Hermanns: I’d add that, while one purpose of our public schools is to prepare students to contribute to the economic health of their communities and the country, the other essential purpose is to help kids attain the mindsets and skills to take their place as constructive participants in our pluralistic democracy. The troubling societal trends in our public discourse and in the functioning of our politics indicate that we need to do a better job in equipping young people to engage critically and effectively in the democratic life of our republic, if, to paraphrase Ben Franklin, we are to keep it. Our book describes how public schools are uniquely equipped to do that.
How did you select contributors for the book?
Berliner: We both know people we admire and ultimately wound up with almost 30 writers. Our instructions to them were clear — to address, in whatever ways you choose, (whether in a research-like paper, an essay or an opinion piece), the issues of democracy and public education.
How do you hope this book contributes to the national conversation about public education?
Berliner: Since Sputnik went up in 1957, America's emphasis in schooling turned from literature, civics, history and social studies to math, science and competition with Russia (and other nations) for scientific supremacy. It would be sad to achieve scientific supremacy and lose our democracy because of that single-minded purpose.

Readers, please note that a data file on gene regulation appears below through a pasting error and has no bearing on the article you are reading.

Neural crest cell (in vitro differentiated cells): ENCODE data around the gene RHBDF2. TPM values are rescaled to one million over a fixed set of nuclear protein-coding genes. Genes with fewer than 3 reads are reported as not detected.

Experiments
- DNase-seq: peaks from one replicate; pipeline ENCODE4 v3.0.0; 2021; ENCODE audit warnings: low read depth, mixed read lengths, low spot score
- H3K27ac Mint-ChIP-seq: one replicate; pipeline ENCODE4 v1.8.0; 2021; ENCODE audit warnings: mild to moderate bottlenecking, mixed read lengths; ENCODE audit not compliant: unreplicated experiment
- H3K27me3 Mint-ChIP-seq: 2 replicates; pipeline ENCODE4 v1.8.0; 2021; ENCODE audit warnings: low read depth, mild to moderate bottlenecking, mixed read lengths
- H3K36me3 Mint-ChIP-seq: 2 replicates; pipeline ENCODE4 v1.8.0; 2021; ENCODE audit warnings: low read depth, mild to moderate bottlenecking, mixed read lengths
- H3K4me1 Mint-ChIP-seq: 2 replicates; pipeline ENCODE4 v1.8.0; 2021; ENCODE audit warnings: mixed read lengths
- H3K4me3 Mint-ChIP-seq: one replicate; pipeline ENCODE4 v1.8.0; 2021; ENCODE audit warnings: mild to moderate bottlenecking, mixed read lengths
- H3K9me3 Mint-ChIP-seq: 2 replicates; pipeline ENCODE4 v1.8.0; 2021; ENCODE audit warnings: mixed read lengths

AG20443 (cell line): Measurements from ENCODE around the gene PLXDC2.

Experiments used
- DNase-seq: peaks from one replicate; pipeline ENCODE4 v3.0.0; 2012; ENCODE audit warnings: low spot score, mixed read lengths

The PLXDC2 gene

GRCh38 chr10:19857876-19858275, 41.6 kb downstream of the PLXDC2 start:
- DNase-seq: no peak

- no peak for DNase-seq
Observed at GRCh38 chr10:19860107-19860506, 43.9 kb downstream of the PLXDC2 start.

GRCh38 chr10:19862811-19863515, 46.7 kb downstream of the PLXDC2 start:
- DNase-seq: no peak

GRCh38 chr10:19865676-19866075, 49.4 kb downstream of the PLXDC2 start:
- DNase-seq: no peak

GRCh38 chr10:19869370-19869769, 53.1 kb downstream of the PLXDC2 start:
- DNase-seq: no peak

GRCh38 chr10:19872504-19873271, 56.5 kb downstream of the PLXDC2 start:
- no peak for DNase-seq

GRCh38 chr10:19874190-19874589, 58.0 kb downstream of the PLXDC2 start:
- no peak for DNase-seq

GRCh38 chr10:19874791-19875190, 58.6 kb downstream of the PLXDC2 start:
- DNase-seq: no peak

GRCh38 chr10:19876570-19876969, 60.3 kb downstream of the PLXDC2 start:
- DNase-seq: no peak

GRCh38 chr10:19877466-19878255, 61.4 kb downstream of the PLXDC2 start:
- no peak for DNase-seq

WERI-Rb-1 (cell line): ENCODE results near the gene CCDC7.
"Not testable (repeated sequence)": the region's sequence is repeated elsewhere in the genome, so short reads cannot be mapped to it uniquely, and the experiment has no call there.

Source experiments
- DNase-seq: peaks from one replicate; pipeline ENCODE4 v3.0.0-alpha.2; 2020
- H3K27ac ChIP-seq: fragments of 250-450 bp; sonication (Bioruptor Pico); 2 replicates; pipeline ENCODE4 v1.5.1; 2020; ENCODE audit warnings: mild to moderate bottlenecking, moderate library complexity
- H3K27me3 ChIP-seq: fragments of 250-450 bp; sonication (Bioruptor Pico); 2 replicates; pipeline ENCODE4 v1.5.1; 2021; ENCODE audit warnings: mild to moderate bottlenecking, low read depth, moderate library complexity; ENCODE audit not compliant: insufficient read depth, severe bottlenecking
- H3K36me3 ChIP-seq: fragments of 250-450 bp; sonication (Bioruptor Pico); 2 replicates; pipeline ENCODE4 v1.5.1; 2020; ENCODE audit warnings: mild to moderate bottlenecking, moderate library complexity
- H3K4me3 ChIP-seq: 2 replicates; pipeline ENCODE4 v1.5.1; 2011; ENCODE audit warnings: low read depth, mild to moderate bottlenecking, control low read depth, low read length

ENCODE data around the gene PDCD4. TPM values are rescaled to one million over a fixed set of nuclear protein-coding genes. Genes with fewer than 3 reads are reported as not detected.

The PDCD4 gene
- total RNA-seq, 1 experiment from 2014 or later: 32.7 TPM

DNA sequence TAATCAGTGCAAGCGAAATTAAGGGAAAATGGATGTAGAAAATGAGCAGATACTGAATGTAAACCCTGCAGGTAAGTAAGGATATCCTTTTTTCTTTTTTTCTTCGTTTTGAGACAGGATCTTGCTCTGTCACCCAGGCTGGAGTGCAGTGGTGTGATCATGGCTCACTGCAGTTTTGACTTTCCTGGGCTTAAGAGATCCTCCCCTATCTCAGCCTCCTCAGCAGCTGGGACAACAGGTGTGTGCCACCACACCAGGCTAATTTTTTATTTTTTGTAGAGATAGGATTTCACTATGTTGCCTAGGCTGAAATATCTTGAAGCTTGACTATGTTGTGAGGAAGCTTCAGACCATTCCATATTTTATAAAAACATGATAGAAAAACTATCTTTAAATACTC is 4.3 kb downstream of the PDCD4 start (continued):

Civics, social studies and history have been cut back. English literature has evolved from the classics and discussions of democratic ideals, to more contemporary issues.There is less time to discuss books like “The Red Badge of Courage.” Mark Twain is not taught as much. Atticus Finch is less well known than in previous decades.
Our schools often forget they should prepare kids not only for employment, but also for democratic living. We wanted to emphasize that.
Hermanns: We hope it will engage a variety of readers, including school leaders, teachers and families, and challenge them to reimagine how public schools might continue to evolve and thrive, as they prepare students for productive and constructive citizenship.
How does the book address the proliferation of religious, private and home schools, and other alternatives to public education?